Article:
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From "William A. Rowe, Jr." <wr...@rowe-clan.net>
Subject Re: cvs commit: httpd-2.0/modules/http http_protocol.c
Date Wed, 16 Apr 2003 16:03:16 GMT
At 03:24 AM 4/16/2003, Graham Leggett wrote:
>William A. Rowe, Jr. wrote:
>
>>-1 veto-not-vote.
>>This breaks the protocol.
>
>The patch is in response to a bug report which claims the existing behavior breaks the
protocol.

for one specific (proxy) case.  Your patch allowed all to be overridden.

AFAICT, we need to pass Server: and Date: from the origin server if this 
is a proxy request.  Now that might come from mod_proxy; but it might 
also come from a proxy implemented as a CGI, or Java servlet.  
Look at two bits of RFC 2616 14.18:

  The Date general-header field represents the date and time at which
  the message was originated, having the same semantics as orig-date in
  RFC 822. 
  [...]
  The HTTP-date sent in a Date header SHOULD NOT represent a date and
  time subsequent to the generation of the message. It SHOULD represent
  the best available approximation of the date and time of message
  generation, unless the implementation has no means of generating a
  reasonably accurate date and time. In theory, the date ought to
  represent the moment just before the entity is generated. In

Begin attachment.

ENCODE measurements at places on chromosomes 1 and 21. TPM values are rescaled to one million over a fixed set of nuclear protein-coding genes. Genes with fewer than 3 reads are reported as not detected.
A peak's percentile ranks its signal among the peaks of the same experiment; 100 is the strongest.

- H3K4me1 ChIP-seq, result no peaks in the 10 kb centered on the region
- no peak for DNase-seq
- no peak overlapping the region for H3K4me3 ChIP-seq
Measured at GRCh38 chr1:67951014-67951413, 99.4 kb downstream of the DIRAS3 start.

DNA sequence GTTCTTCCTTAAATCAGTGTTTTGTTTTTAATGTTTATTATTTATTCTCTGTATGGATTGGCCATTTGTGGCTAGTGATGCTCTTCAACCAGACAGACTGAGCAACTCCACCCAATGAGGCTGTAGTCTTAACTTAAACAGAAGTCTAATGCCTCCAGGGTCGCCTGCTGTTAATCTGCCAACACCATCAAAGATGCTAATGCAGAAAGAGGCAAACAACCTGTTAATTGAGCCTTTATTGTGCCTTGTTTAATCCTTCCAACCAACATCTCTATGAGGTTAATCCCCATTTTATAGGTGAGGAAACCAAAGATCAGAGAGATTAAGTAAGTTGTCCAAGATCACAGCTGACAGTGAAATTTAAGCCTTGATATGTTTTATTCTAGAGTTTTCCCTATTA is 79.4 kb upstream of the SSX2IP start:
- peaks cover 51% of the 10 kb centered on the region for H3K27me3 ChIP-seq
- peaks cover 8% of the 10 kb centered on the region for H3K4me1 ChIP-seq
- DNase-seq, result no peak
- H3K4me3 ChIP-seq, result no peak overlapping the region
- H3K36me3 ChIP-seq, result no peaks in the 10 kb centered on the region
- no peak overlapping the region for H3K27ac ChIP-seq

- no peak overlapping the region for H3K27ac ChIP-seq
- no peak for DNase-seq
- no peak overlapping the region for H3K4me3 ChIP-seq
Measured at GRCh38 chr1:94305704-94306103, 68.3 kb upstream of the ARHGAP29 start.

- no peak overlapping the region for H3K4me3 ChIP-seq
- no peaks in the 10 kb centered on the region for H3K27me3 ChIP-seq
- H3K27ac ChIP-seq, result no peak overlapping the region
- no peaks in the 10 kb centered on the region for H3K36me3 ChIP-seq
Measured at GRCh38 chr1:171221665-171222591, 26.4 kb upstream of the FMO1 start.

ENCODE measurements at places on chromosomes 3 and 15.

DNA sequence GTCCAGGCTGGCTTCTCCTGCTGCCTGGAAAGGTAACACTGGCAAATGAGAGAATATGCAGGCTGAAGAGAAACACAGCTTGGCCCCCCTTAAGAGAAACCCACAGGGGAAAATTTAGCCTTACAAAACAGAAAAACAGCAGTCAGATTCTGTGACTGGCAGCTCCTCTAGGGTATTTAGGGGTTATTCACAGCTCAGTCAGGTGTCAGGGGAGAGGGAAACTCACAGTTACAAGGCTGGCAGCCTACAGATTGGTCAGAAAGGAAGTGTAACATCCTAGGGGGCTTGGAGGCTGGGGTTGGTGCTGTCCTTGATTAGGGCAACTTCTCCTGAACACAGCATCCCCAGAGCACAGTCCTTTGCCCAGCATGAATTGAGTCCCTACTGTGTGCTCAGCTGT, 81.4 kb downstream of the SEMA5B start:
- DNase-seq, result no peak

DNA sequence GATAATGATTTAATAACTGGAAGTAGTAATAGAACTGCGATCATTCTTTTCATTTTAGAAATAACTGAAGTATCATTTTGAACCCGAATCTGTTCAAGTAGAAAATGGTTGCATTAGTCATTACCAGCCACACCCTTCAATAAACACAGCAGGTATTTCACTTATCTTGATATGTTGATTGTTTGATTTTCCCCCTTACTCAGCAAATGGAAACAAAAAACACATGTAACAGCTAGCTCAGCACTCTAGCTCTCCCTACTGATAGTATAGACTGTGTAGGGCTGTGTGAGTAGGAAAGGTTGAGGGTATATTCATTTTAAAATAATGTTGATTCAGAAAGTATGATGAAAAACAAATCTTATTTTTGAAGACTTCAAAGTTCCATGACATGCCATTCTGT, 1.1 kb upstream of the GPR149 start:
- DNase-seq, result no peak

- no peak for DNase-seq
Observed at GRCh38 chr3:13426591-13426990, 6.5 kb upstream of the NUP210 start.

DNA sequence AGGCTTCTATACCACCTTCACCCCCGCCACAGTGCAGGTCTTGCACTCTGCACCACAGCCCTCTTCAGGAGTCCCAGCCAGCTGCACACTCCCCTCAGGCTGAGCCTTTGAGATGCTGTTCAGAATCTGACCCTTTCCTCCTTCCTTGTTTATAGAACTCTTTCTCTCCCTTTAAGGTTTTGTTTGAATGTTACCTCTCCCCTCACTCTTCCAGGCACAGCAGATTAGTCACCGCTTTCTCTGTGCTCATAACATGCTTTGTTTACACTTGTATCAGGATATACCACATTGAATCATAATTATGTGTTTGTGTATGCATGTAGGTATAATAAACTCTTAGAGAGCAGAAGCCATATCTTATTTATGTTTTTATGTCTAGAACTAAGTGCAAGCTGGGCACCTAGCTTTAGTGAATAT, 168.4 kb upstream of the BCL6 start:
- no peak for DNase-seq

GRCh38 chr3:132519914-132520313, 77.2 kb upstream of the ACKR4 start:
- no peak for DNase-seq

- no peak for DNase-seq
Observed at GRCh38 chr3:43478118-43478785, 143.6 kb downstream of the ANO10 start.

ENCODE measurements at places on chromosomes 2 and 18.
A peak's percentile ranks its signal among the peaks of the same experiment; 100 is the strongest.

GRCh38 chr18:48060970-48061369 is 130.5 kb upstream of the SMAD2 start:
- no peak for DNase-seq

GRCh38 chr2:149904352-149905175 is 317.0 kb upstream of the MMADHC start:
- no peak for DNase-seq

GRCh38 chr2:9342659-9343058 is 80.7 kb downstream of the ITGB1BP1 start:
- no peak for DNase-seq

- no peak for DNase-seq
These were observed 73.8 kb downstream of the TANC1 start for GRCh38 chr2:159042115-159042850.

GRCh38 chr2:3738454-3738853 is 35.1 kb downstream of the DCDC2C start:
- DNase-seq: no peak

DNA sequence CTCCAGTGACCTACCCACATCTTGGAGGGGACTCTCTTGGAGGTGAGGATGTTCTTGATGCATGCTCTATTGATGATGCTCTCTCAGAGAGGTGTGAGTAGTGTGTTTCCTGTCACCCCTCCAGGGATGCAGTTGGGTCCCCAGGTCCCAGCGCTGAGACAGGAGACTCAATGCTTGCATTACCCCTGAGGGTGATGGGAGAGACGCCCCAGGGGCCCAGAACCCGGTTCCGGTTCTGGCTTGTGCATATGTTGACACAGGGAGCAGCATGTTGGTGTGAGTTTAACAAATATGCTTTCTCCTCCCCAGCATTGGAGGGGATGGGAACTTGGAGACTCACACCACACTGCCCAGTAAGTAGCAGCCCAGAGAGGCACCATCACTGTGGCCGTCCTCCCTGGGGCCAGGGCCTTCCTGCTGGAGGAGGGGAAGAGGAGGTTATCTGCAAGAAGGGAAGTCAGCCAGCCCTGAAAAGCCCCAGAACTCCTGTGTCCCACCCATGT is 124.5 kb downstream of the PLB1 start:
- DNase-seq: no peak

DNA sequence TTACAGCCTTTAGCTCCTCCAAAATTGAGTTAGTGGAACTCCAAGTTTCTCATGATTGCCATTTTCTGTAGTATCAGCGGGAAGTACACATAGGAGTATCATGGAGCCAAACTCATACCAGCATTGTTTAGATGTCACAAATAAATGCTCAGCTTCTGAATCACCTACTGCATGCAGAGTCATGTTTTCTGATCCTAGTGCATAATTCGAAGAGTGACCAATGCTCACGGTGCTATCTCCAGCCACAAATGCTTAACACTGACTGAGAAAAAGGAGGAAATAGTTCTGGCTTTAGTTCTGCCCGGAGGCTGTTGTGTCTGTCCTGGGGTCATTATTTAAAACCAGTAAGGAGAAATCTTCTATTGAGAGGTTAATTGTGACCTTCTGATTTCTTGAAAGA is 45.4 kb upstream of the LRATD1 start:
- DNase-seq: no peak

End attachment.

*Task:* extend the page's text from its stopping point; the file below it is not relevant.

practice, the date can be generated at any time during the message
  origination without affecting its semantic value.

In other words - Apache chooses the "Origin" date, as it *is* the origin server, 
unless this is a proxy request.
Now how can we determine we are not the origin server of the request?  Only 
one reliable criteria that I could find, sec 14.19:

  The Via general-header field MUST be used by gateways and proxies to
  indicate the intermediate protocols and recipients between the user
  agent and the server on requests, and between the origin server and
  the client on responses.

>So what is the correct behaviour supposed to be?

If Via: is set, then we are OK sending the Origin server's Date:, and Server: (ours goes
in a Via: header) ... from 14.38;

  The Server response-header field contains information about the
  software used by the origin server to handle the request. 

So if we conditionally allow Server/Date by the Via header's presence
we are "following the RFC".

Bill 


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